An article in TIME magazine notes: “Church and art today are scarcely on speaking terms. Yet Christianity was once a great patron of all the arts, and artists in turn enriched the faith.”
All those in agreement, click the “like” button.
I couldn’t have said it better myself. After all, the Church used to embrace, encourage, and highly esteem art. Think about it: Bach… Beethoven… Michelangelo… T.S. Eliot…
The Church used to not only value art, it used to create art of incredible depth and quality. The Church used to be a cultural leader when it came to art.
Alas, not so today. TIME magazine has it right: today, church and art are scarcely on speaking terms.
Here’s the kicker: that TIME article was written in February 1956.
We’ve come such a long way since then.
We are participants in the most incredibly breath-taking, inspiring, and moving story ever known to man. And yet, we have become content to try and relay that story via dry doctrinal statements and black-and-white rules.
No wonder art isn’t speaking to the church.
There are certain emotions and depths of understanding that can only be captured by art, though – and nowhere is this more true than in reflecting on God’s story. We’ve got to reclaim art as a way to tell that story. To do otherwise would be to deny ourselves anything but a surface level experience of being human.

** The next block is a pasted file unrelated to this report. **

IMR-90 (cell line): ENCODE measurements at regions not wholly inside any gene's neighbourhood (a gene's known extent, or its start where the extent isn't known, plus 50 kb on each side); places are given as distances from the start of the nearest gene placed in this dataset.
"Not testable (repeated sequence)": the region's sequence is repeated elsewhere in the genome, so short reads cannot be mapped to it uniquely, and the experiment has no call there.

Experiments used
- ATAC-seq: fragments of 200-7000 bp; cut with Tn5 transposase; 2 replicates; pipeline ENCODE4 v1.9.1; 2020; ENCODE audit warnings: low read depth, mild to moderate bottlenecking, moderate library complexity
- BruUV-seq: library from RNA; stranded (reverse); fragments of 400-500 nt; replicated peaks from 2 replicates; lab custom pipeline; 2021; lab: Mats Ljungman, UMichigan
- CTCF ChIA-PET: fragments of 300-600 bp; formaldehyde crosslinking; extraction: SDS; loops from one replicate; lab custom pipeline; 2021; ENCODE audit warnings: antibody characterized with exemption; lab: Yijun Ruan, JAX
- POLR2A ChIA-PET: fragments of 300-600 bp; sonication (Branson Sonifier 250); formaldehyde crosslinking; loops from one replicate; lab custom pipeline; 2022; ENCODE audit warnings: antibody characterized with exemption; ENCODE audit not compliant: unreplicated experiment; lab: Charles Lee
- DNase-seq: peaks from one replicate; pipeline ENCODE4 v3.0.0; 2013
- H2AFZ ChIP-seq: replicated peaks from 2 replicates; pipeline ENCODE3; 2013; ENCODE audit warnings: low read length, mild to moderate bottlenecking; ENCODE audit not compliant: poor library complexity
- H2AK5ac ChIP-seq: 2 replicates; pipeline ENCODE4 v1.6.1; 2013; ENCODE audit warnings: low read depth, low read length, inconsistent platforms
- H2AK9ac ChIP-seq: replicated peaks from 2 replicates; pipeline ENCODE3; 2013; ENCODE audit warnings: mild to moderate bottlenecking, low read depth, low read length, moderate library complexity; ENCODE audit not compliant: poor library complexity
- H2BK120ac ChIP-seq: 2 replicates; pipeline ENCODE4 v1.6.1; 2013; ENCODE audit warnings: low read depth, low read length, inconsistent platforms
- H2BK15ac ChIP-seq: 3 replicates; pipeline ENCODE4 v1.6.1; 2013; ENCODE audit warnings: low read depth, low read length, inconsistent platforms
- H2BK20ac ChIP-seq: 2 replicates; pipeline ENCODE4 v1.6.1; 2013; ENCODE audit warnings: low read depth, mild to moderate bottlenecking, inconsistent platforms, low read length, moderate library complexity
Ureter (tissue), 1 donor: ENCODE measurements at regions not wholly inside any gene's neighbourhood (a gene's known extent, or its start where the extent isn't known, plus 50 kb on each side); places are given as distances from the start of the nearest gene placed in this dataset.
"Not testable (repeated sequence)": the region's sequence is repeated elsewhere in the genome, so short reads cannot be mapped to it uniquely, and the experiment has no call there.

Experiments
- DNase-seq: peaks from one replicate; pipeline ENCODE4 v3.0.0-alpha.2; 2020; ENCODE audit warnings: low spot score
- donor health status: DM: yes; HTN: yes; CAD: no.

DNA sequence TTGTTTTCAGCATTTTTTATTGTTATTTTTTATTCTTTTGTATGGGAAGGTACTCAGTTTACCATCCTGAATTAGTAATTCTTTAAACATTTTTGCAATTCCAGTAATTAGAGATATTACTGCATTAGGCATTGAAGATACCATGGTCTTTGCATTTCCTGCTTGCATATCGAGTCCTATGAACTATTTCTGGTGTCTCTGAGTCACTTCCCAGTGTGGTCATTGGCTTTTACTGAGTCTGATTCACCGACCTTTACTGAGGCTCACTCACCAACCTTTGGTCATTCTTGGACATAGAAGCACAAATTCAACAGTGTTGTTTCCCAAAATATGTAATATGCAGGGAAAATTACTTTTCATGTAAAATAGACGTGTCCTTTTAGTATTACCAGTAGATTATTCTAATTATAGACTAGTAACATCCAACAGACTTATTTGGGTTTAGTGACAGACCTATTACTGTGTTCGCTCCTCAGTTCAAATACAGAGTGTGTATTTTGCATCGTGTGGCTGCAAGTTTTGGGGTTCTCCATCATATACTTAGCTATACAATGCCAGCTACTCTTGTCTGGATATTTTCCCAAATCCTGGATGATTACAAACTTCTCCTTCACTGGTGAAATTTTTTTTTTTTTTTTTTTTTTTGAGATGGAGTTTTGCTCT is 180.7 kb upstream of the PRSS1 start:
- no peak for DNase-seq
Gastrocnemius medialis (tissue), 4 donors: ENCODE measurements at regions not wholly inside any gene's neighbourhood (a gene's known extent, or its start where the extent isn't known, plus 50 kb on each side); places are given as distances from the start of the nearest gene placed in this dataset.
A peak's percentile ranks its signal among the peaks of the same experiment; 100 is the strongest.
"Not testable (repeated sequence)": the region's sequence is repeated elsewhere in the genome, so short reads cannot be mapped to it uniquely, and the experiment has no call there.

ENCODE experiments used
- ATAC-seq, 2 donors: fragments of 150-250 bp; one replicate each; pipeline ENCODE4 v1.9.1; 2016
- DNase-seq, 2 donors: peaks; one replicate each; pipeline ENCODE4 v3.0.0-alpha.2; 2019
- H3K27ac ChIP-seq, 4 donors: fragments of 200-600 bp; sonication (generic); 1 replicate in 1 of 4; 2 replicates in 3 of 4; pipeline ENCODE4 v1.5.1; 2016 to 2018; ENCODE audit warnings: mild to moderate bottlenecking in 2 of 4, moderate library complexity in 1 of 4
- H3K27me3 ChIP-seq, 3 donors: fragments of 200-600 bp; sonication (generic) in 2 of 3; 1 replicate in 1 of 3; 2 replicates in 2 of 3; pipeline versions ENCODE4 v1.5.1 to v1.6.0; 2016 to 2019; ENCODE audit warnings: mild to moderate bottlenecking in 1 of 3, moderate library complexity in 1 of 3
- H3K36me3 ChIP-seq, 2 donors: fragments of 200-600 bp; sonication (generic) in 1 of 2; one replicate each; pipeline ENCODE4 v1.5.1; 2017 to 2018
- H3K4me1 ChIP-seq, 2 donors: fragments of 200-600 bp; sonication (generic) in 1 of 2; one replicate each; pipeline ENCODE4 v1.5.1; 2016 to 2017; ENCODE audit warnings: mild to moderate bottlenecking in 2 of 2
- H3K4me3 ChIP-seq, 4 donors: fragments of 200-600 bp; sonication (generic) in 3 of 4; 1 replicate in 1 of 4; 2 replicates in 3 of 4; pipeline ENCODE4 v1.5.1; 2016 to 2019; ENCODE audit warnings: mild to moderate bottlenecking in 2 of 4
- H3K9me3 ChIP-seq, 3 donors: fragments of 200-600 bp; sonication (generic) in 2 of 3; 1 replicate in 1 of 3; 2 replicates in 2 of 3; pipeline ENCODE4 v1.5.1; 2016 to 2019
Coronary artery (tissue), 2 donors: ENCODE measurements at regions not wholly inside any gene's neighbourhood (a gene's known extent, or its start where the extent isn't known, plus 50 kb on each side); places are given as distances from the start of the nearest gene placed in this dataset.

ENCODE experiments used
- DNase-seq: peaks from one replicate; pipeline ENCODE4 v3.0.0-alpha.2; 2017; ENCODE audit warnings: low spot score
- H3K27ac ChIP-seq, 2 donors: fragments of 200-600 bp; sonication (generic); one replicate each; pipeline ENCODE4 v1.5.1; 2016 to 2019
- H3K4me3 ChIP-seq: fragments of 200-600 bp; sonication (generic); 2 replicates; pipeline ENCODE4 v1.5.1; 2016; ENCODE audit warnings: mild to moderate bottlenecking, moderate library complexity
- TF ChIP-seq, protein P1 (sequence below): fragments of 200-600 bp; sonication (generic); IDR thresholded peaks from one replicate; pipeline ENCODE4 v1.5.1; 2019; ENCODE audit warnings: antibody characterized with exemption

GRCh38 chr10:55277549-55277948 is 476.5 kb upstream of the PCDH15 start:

And it starts by understanding that the God we love, worship, and partner with is deeply committed to creating art. For instance, in his letter to the church in Ephesus Paul tells the early believers they are “God’s workmanship.” The Greek word for “workmanship” in that sentence is poema — from where we get our English word poem.
In other words, you are God’s poetry. You are a piece of art, being woven together by the influence and the spirit of God. You are a poem, designed to reflect the creativity and beauty of the Author — and to invite others to experience that richness as well.
And because of that amazing truth and experience, we have art within us to share with the world. Let’s reclaim that creative passion – for our sake and for the sake of those waiting to listen to the Story.